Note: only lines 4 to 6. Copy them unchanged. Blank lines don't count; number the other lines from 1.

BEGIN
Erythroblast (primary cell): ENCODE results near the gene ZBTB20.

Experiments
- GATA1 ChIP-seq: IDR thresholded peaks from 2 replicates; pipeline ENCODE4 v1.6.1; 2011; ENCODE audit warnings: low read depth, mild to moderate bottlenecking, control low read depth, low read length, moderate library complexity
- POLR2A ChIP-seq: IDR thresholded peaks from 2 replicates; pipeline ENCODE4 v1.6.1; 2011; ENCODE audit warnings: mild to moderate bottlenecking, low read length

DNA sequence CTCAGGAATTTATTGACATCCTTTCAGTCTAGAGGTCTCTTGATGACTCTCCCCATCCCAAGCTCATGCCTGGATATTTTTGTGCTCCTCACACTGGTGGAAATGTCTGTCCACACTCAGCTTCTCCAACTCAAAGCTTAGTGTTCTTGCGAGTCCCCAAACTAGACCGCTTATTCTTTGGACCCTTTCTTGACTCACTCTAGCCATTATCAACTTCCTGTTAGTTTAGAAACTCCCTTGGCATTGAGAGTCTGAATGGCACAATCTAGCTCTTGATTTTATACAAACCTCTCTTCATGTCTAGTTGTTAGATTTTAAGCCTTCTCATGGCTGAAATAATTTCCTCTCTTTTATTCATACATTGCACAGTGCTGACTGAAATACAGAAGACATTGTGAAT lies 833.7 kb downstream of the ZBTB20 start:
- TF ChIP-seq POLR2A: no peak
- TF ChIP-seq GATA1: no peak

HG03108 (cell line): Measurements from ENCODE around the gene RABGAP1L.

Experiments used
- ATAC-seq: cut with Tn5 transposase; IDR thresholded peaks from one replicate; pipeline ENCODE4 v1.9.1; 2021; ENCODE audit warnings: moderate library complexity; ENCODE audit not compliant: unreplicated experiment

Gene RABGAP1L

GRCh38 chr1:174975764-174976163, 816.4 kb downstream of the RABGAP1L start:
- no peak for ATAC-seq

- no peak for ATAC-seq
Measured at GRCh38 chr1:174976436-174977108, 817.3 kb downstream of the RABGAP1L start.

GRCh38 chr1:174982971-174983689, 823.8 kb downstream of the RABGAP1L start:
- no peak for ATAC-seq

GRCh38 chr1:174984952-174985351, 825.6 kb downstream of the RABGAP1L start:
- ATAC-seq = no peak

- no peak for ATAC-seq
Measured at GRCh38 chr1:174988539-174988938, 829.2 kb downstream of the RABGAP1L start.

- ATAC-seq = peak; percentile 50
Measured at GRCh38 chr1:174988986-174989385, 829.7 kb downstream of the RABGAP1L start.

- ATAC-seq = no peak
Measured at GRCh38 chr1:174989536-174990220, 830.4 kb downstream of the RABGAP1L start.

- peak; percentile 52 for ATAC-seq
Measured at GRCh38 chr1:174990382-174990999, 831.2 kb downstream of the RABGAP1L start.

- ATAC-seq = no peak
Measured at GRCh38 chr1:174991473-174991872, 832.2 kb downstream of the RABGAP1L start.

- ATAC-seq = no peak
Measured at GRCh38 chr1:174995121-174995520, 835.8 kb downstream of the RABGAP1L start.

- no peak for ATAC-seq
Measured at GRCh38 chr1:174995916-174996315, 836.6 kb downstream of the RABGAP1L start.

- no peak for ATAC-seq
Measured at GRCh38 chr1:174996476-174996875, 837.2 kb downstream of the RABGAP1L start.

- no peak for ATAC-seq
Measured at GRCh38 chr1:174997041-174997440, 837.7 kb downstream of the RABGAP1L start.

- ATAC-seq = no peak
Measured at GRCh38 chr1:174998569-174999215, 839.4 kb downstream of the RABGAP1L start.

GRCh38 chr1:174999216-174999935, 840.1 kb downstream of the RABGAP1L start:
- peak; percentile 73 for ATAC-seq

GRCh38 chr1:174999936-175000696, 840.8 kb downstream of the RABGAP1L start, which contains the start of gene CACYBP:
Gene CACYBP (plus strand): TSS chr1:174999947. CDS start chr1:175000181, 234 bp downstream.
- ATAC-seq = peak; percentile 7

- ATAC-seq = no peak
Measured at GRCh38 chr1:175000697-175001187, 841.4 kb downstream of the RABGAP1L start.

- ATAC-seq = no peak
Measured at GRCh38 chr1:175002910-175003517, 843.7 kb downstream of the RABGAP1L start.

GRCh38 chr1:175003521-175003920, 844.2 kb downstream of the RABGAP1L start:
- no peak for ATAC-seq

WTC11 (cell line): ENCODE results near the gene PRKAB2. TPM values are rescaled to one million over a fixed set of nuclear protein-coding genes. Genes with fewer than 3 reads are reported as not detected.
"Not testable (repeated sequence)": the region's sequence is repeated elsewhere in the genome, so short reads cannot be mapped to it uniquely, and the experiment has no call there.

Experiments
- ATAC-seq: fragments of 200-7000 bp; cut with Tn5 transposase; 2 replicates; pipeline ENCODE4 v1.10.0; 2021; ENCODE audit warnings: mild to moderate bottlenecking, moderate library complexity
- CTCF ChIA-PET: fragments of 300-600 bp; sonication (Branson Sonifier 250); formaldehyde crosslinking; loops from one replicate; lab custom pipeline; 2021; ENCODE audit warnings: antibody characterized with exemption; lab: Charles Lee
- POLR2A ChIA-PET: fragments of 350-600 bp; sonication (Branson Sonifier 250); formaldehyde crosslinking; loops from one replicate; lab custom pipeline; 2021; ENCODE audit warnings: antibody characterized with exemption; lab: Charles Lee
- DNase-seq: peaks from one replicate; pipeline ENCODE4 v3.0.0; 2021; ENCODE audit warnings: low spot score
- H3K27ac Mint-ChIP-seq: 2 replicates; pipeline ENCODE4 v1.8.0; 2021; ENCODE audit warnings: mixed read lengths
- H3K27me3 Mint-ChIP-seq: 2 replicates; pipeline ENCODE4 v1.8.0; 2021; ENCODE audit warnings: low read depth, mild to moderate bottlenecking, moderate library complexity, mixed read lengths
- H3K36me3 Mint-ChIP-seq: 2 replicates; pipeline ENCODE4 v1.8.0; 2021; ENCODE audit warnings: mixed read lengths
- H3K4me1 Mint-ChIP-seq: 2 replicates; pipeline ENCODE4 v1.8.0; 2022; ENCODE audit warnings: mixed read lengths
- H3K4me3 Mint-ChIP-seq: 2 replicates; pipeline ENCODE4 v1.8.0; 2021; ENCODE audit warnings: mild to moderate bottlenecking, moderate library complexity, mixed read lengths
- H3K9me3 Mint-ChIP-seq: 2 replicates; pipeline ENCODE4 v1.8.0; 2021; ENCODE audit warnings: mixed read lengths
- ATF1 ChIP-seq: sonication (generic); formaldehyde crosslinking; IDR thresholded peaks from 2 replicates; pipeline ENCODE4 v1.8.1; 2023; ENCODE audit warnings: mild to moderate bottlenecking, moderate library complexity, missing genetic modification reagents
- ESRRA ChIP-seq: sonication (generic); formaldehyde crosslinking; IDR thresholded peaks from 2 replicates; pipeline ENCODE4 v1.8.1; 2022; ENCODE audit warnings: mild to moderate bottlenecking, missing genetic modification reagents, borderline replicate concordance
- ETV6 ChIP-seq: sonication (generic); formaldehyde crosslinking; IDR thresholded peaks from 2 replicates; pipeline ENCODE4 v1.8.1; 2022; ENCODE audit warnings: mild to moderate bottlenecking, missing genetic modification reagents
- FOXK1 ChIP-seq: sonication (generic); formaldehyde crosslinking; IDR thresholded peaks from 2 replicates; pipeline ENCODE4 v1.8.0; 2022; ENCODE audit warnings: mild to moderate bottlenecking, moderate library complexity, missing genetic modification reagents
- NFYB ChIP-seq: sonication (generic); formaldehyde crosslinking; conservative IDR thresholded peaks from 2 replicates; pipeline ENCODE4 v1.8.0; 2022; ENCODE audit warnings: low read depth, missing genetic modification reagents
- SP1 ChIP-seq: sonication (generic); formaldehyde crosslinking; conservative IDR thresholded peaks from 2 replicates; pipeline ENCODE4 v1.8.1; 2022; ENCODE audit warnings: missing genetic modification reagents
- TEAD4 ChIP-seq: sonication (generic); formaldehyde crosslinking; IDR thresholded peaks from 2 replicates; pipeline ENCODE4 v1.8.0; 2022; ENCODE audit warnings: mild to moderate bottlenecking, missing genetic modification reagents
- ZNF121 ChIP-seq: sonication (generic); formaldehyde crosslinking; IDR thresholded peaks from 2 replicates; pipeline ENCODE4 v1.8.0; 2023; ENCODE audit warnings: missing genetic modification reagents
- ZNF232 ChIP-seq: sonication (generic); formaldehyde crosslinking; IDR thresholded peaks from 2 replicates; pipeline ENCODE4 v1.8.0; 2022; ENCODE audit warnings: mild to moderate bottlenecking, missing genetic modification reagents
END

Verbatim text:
- POLR2A ChIP-seq: IDR thresholded peaks from 2 replicates; pipeline ENCODE4 v1.6.1; 2011; ENCODE audit warnings: mild to moderate bottlenecking, low read length

DNA sequence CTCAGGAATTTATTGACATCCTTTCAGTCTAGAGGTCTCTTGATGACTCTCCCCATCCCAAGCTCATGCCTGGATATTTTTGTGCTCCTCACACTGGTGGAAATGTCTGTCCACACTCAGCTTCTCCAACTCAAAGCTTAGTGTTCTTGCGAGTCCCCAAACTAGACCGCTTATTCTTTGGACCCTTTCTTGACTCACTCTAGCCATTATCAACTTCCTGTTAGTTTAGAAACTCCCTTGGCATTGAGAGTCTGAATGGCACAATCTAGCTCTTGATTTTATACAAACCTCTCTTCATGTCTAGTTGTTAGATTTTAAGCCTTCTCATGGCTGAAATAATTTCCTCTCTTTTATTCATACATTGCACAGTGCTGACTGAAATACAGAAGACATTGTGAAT lies 833.7 kb downstream of the ZBTB20 start:
- TF ChIP-seq POLR2A: no peak